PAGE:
Illustration: Aïda Amer/Axios

Economic and regulatory hurdles are forcing every media, ad and tech company to reposition themselves in Washington.

Why it matters: As a result, top media industry trade groups are in an intense battle over who will represent legacy brands, ad tech companies and direct-to-consumer upstarts.

"The barriers that used to cleanly separate buyers from sellers and agencies are now merging in the middle and, to one degree or another, everyone is now in the data, experience and content businesses."
— IAB CEO Randall Rothenberg in an interview with Axios

The back story: Once an afterthought for big media companies, lobbying has become one of the most powerful strategies for advertising and content companies struggling to survive.

  • The newspaper industry is hoping that an antitrust safe harbor will save it from being eaten alive by Google and Facebook.
  • Data-driven advertising companies are hoping a national privacy law will prevent individual states from regulating them out of business.
  • Agencies are hoping strong representation protects them from regulatory probes into kickbacks and other shady business practices.
"Back in the golden age of newspapers when they had 30% net margin and they didn't have a lot of federal issues they would say, 'Hey, what do we need to lobby about?' But now that the critical business to our democracy is under really big economic stress, they are starting to learn what other industries, like oil, coal and manufacturing, have known well for decades — which is you have to lobby."
— David Chavern, CEO of the News Media Alliance, the largest newspaper trade group

Where things stand: Three large trade groups are responsible for representing different sides of the supply chain.

  • The sellers: Those that publish media and usually sell advertising against content are represented by the Interactive Advertising Bureau (IAB). While some industry insiders say that Google and Facebook keep the lights on at the IAB, the IAB says the majority of its more than 600 members are traditional publishers.
  • The buyers: Most of the biggest brands and ad spenders are members of the Association of National Advertisers (ANA), which now has roughly 2,000 members. It focuses most of its efforts on lobbying, thought leadership and tentpole conferences. The IAB focuses mostly on thought leadership through research, data and smaller events.
  • The middlemen: Advertising agencies have traditionally been represented by the American Association of Advertising Agencies (4As). The 4As represents over 700 members, which it says control more than 85% of total U.S. advertising spend.

While the bigger groups have more cash and support for bigger lobbying efforts, smaller niche trade groups are still relevant to media companies with specific needs. Still, almost all of them have had to rebrand and rebuild to stay relevant in the digital era.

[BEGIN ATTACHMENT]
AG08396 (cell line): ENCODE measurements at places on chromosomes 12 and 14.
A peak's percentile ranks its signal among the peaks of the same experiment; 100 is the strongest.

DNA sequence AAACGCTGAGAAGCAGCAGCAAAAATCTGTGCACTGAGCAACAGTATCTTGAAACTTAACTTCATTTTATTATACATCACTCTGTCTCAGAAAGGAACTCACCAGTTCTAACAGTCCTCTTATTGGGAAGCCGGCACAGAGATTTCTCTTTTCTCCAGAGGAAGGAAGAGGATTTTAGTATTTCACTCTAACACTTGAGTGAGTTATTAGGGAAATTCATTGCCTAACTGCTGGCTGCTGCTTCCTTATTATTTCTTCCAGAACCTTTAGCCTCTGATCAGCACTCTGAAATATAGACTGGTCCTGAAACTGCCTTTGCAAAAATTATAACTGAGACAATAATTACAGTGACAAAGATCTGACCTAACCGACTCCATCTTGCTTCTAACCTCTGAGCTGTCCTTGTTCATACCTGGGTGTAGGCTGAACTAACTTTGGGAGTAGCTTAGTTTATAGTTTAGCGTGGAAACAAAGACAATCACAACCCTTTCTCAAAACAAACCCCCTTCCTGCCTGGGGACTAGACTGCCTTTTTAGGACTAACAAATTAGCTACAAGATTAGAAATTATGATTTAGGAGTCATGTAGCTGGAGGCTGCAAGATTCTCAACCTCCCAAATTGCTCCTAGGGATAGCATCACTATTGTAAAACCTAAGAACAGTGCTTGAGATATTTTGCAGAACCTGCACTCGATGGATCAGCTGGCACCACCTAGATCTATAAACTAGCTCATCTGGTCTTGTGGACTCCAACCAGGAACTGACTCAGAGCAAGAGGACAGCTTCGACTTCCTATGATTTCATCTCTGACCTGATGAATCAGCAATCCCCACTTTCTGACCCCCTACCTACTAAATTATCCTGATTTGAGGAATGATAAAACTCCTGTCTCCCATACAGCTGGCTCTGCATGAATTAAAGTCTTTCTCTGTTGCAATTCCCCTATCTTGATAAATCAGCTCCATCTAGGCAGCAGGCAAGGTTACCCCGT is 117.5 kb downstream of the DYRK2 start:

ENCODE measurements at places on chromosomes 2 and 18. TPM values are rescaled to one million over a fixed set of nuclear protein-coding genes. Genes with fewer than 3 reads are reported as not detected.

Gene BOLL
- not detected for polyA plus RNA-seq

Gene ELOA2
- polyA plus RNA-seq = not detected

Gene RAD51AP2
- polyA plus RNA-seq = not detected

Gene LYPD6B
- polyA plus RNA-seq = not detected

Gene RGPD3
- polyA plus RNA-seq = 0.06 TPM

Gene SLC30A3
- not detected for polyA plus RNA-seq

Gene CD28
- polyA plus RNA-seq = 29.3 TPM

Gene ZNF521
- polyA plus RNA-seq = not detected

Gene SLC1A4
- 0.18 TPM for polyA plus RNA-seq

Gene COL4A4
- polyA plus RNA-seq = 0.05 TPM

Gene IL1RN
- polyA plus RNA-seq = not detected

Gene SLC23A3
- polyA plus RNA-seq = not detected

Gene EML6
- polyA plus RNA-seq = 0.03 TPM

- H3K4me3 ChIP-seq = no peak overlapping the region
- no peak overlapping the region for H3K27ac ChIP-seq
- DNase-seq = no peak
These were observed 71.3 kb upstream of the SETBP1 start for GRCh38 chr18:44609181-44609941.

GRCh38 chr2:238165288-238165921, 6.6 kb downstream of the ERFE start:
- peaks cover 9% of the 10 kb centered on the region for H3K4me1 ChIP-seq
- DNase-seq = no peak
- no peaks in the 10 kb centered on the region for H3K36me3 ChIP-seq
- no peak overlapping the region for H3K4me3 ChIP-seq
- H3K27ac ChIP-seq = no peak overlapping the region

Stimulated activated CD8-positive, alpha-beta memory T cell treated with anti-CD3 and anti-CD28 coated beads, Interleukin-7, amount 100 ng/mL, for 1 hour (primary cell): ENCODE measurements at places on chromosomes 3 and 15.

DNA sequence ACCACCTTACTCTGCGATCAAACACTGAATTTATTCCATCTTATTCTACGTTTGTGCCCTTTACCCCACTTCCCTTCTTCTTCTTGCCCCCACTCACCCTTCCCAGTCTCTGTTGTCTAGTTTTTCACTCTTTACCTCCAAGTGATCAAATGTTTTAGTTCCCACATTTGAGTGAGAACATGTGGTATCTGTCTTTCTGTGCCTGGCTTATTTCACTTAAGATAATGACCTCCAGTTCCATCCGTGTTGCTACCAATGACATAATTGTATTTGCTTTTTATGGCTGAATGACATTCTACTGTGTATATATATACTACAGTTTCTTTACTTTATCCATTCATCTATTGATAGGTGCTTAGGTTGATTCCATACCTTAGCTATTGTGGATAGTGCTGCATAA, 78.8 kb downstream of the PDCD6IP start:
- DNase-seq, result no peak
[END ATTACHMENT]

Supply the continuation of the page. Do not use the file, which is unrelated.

• Newspapers: The News Media Alliance changed its name from the Newspaper Association of America in 2016 to represent traditional papers going digital.
  • Magazines: The Association of Magazine Media changed its name from the Magazine Publishers Association in 2010 to account for magazines going digital.
  • Cable: The Video Advertising Bureau changed its name from the Cabletelevision Advertising Bureau in 2015 to represent local cable's larger video efforts.
  • Desktop: The Online Publishers Association changed its name to Digital Content Next in 2014 to represent digital content more broadly than just the desktop web.

"Since DCN exclusively represents publishers, we’re uniquely close to consumer interest in helping to pave the media strategies of the future," says Jason Kint, CEO of Digital Content Next.

The intrigue: Under pressure to grow, each group is looking to lure new members — or steal old ones.

  • The IAB, which has aligned itself with data-driven marketing platforms, is going after smaller direct-to-consumer brands, like Casper or Allbirds, that don't feel like they would fit in with the big brands at the ANA. "We're welcoming them and we're reaching out to them," says Rothenberg.
  • The ANA has gone a different route, acquiring many smaller trade groups to keep its membership diverse and broad. Over the past few years, it's acquired the Data & Marketing Association, the Brand Activation Association and others to expand its conferences business.
  • The 4As has continued to push for a greater foothold in the agency world, which is increasingly facing economic pressure from brands and tech companies bringing ad-buying and marketing solutions in-house. Many smaller agencies have been gobbled up by big holding groups (think WPP or IPG), shifting membership.

Companies like Google and Facebook belong to several media and marketing trade groups that lobby on behalf of their advertising interests, as well as broader tech groups like the Internet Association and the Information Technology Industry Council, which both lobby around issues like net neutrality, privacy or trade.

  • But they often struggle to find groups to lobby narrowly enough for their particular interests. That's why the companies have built massive D.C. offices of their own.

The bottom line: "There's more of a target on the backs of media and tech companies now that consumers have a problem with data driven advertising and privacy," says Greg Stuart, CEO of Mobile Marketing Association, which doesn't lobby but represents so many groups from all sides of the supply chain that it may one day consider doing so. "Now that there's a real impact on consumers, that changes the game."

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